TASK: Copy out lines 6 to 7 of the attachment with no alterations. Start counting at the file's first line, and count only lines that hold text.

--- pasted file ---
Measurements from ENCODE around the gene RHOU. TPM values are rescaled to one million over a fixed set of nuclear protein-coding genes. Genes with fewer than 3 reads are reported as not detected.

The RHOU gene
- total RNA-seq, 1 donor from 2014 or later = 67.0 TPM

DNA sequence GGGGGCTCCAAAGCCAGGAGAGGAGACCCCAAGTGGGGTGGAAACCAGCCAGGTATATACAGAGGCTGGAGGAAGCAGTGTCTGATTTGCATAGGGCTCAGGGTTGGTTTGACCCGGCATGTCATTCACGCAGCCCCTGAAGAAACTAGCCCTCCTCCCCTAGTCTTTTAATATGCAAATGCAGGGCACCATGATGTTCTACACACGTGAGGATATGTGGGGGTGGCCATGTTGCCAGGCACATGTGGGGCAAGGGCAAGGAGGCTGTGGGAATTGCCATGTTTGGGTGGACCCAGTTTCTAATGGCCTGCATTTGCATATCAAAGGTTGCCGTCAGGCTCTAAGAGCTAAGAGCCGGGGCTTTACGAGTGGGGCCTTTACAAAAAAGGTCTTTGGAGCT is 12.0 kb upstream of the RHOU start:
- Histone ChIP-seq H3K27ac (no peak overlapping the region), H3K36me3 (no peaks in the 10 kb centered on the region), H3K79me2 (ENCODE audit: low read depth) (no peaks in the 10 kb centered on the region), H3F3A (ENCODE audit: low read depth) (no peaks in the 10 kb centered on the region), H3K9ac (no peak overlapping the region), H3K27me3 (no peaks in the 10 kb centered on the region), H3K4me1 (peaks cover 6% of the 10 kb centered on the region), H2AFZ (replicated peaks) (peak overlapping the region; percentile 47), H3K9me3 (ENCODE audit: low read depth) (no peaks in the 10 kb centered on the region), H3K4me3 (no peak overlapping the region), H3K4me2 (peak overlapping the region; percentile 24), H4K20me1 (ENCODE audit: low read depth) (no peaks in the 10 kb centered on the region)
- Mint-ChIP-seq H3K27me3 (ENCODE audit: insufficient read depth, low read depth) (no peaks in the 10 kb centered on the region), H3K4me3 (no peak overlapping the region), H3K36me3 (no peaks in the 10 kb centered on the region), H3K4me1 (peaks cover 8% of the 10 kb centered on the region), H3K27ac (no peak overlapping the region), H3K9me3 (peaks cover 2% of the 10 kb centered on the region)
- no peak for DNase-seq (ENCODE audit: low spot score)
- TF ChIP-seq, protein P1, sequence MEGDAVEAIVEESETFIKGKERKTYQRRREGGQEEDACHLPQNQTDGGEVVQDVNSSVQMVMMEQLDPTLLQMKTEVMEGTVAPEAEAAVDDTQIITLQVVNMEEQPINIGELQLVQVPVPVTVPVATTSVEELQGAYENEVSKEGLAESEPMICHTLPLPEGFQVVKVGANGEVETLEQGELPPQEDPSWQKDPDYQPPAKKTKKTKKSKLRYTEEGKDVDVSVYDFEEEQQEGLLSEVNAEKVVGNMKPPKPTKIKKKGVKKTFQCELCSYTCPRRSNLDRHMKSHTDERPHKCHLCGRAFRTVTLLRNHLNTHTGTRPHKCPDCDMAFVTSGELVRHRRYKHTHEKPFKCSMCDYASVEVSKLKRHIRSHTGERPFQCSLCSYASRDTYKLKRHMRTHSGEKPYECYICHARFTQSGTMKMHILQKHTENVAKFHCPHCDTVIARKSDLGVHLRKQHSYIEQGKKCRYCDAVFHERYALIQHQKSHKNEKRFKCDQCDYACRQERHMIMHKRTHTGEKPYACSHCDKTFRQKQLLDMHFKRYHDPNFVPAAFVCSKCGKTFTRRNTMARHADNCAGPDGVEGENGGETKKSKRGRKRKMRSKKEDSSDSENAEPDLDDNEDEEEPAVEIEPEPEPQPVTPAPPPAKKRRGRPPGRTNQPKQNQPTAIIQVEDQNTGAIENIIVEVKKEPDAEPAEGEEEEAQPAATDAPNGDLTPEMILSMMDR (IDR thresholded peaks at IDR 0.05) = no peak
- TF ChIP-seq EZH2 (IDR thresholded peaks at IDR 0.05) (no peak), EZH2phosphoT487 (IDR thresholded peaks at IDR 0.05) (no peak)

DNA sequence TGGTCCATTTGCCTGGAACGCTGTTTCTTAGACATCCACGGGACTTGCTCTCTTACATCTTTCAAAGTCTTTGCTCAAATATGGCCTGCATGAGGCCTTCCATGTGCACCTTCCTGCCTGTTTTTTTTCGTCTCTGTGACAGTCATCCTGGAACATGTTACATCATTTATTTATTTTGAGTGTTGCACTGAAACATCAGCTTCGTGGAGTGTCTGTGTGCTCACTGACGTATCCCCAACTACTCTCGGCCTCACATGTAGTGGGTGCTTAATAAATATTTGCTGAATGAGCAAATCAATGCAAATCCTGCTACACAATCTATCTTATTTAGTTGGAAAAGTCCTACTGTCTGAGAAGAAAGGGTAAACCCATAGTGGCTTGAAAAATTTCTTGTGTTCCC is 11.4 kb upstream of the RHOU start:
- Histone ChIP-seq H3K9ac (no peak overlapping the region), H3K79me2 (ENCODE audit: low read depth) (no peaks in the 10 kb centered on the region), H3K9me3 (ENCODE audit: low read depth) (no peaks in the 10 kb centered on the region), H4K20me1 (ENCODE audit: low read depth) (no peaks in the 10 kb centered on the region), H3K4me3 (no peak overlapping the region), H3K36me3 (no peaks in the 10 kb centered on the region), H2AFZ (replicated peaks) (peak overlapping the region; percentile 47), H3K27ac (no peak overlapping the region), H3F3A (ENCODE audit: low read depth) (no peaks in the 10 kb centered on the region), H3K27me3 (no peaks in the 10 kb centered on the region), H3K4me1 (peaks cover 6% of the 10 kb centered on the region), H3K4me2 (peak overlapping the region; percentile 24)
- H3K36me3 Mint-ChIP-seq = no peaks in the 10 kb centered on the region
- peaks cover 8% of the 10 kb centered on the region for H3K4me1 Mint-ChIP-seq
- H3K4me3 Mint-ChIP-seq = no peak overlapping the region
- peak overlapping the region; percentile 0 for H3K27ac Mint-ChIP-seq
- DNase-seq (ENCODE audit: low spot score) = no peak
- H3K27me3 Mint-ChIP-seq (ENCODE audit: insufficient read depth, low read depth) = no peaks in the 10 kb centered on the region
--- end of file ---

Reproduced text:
- Mint-ChIP-seq H3K27me3 (ENCODE audit: insufficient read depth, low read depth) (no peaks in the 10 kb centered on the region), H3K4me3 (no peak overlapping the region), H3K36me3 (no peaks in the 10 kb centered on the region), H3K4me1 (peaks cover 8% of the 10 kb centered on the region), H3K27ac (no peak overlapping the region), H3K9me3 (peaks cover 2% of the 10 kb centered on the region)
- no peak for DNase-seq (ENCODE audit: low spot score)